South Kivu, ADECK
The people of Eastern Congo-Kinshasa have been severely affected by over 20 years of conflict and chaos, first in connection with the 1994 Rwanda genocide, and then through lawlessness and looting in connection with the extraction of minerals. Several million people have been killed, and one million women are estimated to have been raped. The unrest has led to increased poverty and hindered the schooling of children, especially for girls.
Human rights are violated both by the authorities and by the companies that extract minerals in the area; abuse of power, corruption and lawlessness are widespread. The population has been passivated and affected by misery, powerlessness and lack of confidence. You have grown accustomed to living on alms, and have lost faith in being able to take control of your life yourself and create a good future.
Rural people often lack knowledge of both basic health care and good agricultural practices. Without literacy and mathematical skills, it is difficult to manage finances and small businesses. The extensive looting has also led many to stop raising livestock, and not to dare to grow in the distance from their homes. The food is not enough, and you depend on outside help.
Restoring people's courage and faith in the future, and giving them the tools to act together is the focus of ALEF's work on popular education in the Southern Kivu province.
The partner organization
ALEF's collaborative partner ADECK (Association pour le Développement Communutaire de Kabaré) is a local organization in the Kabare District in the Southern Kivu Province. They conduct study groups in three year courses in the language mashi. The language is spoken by just over a million people, of which approximately
45% are illiterate. Since its inception in 2013, over 3000 young and adult illiterates have participated in ADECK's program in Sydkivu. They have developed teaching materials and syllabuses for three year courses together with ALEF.
In year 1 you learn basic reading and writing in the native language mashi and practice reading on texts you create yourself. They talk about common everyday challenges and decide how to handle them.
Year 2 focuses on how to use the four methods of calculation in everyday life. At the same time you continue reading and writing in the mother tongue. This year's course also introduces reading in Swahili. The conversations about the challenges of everyday life and the solutions to the problems continue.
In the 3rd grade, longer texts are read both in the native language of Mashi and in Swahili. Human rights are discussed based on the local situation. The groups learn how to start and run a co-operative. The basic principle of the savings cooperative is that each member contributes a small amount each week. From the common cash register you give each other small micro loans. You also have a cash register for social assistance at eg. illness and death, as well as a fund for joint projects. ADECK regularly monitors the savings cooperatives started by groups that have completed grade 3.
Ever since the start in 2013, people have started to change their lives thanks to the courses. They get new hope, improve their finances and start income-generating activities. They start raising chickens, goats and other pets.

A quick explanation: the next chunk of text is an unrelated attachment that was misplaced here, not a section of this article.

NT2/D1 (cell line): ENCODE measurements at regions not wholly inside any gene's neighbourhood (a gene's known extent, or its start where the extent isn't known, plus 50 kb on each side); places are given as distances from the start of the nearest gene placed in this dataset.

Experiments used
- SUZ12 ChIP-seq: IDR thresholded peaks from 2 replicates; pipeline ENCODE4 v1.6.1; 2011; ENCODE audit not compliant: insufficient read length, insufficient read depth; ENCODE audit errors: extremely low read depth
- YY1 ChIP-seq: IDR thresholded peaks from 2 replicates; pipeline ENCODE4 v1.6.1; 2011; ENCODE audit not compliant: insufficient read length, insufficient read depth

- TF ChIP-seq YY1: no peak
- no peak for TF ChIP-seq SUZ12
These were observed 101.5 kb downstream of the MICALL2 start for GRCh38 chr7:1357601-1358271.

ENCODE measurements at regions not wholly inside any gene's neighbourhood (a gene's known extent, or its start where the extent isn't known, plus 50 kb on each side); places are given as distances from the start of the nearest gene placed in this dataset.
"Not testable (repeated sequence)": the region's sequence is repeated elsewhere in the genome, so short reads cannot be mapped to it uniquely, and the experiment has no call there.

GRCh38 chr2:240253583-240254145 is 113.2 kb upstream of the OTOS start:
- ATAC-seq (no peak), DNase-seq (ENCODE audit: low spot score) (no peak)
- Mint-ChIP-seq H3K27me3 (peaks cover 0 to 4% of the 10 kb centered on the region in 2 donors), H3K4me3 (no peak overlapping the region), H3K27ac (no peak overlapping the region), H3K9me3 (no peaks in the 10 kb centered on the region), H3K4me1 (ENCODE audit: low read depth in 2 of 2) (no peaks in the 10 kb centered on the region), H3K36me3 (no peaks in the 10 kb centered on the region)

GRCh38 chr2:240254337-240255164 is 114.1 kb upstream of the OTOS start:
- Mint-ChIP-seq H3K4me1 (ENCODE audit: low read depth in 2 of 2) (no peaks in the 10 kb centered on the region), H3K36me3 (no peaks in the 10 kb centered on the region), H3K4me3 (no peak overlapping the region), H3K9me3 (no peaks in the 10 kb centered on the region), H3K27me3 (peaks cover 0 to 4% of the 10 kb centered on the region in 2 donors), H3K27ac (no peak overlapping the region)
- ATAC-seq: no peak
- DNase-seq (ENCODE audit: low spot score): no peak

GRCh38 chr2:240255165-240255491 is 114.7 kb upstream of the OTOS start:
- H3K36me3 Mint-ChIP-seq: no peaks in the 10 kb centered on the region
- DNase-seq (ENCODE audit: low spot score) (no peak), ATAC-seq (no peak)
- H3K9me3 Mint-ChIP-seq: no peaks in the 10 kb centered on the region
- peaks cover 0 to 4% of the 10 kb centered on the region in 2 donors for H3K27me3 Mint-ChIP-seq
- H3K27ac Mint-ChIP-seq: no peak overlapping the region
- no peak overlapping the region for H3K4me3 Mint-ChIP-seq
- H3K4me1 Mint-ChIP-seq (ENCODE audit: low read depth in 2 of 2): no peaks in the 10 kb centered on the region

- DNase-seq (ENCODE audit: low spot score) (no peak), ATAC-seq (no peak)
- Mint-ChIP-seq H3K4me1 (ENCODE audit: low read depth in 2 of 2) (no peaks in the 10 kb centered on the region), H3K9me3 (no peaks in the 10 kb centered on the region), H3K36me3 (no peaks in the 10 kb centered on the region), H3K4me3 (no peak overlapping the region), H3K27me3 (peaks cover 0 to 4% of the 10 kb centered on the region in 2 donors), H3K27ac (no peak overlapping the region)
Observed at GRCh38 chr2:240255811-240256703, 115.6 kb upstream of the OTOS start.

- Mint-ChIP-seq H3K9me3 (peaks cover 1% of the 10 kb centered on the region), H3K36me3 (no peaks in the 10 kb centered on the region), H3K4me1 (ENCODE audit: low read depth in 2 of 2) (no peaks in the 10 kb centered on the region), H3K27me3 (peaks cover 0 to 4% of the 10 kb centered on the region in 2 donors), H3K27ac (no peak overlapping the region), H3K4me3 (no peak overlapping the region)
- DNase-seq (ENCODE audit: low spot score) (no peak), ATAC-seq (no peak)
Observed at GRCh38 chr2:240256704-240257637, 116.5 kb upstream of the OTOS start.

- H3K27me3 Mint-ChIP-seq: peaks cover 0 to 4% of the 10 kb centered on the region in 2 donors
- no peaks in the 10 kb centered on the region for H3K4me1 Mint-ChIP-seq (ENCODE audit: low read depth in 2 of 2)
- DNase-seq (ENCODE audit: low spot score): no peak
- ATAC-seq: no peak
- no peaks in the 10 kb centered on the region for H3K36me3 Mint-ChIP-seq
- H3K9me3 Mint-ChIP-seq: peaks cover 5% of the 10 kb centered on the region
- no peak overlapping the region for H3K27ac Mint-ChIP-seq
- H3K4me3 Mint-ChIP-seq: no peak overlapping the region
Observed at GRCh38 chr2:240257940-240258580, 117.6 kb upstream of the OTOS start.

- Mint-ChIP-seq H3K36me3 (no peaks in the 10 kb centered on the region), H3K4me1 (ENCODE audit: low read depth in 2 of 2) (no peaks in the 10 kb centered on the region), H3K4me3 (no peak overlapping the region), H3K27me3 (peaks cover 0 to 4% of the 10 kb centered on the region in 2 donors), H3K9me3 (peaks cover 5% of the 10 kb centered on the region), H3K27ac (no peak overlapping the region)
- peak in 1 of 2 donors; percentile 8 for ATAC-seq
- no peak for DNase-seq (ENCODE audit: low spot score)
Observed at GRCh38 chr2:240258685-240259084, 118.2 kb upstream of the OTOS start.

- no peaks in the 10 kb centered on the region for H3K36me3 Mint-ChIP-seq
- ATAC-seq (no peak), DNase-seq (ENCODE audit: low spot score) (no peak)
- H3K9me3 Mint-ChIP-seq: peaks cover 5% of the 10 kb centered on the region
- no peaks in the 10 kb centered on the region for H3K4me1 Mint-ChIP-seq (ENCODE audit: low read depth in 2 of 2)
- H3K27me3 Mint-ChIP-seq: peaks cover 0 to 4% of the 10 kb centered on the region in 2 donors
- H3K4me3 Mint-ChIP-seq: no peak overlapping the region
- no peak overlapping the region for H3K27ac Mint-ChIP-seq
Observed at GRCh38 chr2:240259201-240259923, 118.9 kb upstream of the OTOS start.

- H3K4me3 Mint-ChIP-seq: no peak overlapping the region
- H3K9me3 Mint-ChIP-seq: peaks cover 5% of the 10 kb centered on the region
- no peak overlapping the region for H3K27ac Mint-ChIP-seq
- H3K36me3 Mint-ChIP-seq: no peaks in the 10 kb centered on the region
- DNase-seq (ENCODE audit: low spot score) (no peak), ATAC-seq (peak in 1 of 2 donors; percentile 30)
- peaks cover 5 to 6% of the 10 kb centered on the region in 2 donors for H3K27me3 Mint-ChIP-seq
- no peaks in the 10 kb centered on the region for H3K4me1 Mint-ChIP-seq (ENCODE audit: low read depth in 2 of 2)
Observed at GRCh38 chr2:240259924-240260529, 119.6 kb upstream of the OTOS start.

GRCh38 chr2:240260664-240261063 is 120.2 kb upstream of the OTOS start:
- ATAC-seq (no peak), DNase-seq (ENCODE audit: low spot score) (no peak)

After years of conflict and humanitarian disaster, people are beginning to regain their confidence and belief that they can create a good life by using their own resources, instead of just waiting for outside help.
The groups are becoming increasingly bold in asserting their human rights, and demanding that the state guarantee a minimum level of service to citizens.
ADECK project manager Marc Kashera says that three study groups organized a protest against the need to pay in advance to receive care at local clinics. Several of the group's participants had died while waiting for care. The protest was heard, and when people in the villages heard about it, they got the courage to also protest against the abuse of power and the corruption that is everywhere in this part of the Congo.
Those who have participated in the groups gain a greater understanding of the importance of sending their children to school - including the girls. When the family gets better finances thanks to the new knowledge they acquired in the courses, the parents can pay the school fees and ensure a regular schooling for the children.
Here is an example of how the courses affect children's schooling: In 2013, there were 150 participants in year 1 in one area. Of the participants' children, not a single girl attended school at the start of the course. By the time the course ended, the mothers had sent 58% of their girls to school. A total of 126 children started school that year thanks to the course for the mothers. We have seen the same pattern repeated every year. Hundreds of children have been given the chance to attend regular schooling thanks to their parents' study groups.
Since its inception in 2013, the program has become increasingly established in the area. In the beginning, many expected to be paid for attending the courses. Participation was sporadic, and the level of learning relatively low. Now our partner organization tells us that everyone who goes to grade 3 has learned to read and write their mother tongue fluently. The proportion of students who leave without completing the course is low. Courses are in demand throughout the area.
In 2019, approximately 800 people participated. For 2020, the plan is for 1800 people to participate in 41 different study groups in different villages. At the same time, 277 people are participating in 20 kick-off operations.
Due to the corona crisis, the groups were unable to start as planned in March-April 2020. Instead, ALEF raises money so that ADECK can distribute food to some hundreds of people who were particularly hard hit by the pandemic restrictions. We hope that the study groups will start in July 2020.